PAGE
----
Tuesday, February 5, 2013

Robots, Anyone?

Testimony of Walter Reuther to the 1955 Joint Congressional Subcommittee Hearings on Automation and Technological Change (p. 124):
"Every tool on every operation has a green light, a yellow light, and a red light; and when all the green lights are on, it means that all the tools at each work station are operating up to standard. When a yellow light comes on, on tool No. 38, it means that the tool is still performing, but the tool is becoming fatigued and that is a warning sign, so that the operator sitting there looking at these panels will know that he has to get a replacement tool for tool No. 38. He stands by at that position on the automated machine, and at the point the red light would kick on, on the board, he walks over — the machine automatically stops — he puts the new tool in the place of the tool that is worn out, and automatically the green light comes on and the machine goes on.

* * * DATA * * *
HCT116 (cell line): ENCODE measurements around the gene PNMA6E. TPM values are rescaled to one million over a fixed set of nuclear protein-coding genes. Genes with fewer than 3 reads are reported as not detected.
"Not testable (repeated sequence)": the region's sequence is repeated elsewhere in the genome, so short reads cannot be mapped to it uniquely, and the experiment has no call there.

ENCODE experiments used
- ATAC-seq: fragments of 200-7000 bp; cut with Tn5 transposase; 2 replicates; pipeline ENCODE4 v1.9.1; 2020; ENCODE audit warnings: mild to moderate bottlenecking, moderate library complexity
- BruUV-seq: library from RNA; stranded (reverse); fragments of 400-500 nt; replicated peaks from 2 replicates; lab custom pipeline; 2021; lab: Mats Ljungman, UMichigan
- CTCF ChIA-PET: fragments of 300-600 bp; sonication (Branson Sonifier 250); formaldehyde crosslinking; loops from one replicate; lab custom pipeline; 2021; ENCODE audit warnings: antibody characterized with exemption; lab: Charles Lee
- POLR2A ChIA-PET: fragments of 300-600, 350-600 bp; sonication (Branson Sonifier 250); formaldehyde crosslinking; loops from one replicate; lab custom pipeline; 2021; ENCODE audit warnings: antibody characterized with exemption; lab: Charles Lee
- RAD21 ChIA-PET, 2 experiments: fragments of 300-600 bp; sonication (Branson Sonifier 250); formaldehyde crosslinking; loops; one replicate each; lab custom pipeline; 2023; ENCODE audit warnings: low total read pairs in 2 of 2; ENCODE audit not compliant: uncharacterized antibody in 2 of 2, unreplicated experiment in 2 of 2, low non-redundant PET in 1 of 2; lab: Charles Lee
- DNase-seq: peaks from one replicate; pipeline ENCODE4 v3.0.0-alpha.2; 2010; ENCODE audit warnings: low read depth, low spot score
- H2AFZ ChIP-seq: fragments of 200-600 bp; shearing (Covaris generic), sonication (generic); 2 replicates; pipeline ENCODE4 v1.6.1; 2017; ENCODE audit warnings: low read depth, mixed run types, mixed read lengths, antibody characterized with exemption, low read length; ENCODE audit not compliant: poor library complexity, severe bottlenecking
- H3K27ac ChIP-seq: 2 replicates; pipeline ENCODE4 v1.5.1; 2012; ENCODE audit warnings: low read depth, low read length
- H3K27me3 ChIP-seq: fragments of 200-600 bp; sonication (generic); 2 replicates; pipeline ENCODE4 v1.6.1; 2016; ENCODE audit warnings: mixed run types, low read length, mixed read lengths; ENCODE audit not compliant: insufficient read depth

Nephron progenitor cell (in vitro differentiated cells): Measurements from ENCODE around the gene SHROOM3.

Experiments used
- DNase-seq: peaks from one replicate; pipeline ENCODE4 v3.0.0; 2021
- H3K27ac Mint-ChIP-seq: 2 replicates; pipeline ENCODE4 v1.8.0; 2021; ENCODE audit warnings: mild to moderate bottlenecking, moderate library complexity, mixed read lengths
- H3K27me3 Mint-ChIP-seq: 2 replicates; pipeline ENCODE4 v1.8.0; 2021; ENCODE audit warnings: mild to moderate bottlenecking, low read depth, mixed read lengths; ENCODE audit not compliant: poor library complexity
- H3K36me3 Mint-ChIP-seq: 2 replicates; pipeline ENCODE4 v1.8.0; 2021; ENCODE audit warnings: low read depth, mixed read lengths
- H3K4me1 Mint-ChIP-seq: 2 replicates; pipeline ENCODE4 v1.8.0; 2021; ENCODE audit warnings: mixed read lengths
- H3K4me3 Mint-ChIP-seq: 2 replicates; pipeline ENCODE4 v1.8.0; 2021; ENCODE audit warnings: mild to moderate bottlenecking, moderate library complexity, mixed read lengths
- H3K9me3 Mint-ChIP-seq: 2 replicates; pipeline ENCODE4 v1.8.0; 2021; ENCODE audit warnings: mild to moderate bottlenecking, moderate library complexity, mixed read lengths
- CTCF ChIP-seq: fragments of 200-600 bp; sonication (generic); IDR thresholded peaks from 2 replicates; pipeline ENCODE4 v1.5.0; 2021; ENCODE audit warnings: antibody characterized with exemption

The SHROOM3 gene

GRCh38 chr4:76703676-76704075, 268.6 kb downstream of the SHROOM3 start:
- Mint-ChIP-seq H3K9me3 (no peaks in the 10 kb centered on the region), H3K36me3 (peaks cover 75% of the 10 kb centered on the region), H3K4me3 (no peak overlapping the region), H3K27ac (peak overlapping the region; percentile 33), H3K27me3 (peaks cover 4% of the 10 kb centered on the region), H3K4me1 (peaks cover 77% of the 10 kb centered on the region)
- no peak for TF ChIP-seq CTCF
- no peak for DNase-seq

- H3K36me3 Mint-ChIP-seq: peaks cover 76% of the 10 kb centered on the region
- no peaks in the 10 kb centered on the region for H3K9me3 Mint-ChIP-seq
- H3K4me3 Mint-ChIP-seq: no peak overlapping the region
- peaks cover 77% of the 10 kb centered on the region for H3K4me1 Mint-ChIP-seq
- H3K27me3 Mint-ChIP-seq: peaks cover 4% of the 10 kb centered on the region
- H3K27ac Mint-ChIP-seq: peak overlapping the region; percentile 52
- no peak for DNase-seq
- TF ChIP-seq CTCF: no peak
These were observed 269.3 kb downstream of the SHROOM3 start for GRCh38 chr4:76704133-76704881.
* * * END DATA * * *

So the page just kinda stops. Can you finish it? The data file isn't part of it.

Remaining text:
"When I went through this plant the first time I was told by a top official of the Ford Motor Co.: 'Mr. Reuther, you are going to have trouble collecting union dues from all of these machines.'
"And I said: 'You know that is not bothering me. What is bothering me is that you are going to have more trouble selling them automobiles.' That is the real significance. We have mastered the know-how of mass production, and what we need to do is to develop comparable distribution know-how so that we will have markets for the tremendous volume of production that automation now makes possible."
That was 1955. We “solved” the distribution know-how problem with something called “credit” a.k.a. debt: credit card debt, mortgage debt, government fiscal policy. How is that distribution know-how solution working out for you? Meanwhile that tremendous volume of cars has contributed to a tremendous volume of carbon dioxide in the atmosphere leading to a tremendous volume of seawater lapping at the NYC and Jersey shores during Sandy.

In 1956, Time magazine published a report titled, “One Big Greenhouse” and the Nation published an essay by Kenneth Burke titled ,”Recipe for Prosperity: ‘Borrow. Buy. Waste. Want.’” Those titles speak for themselves.


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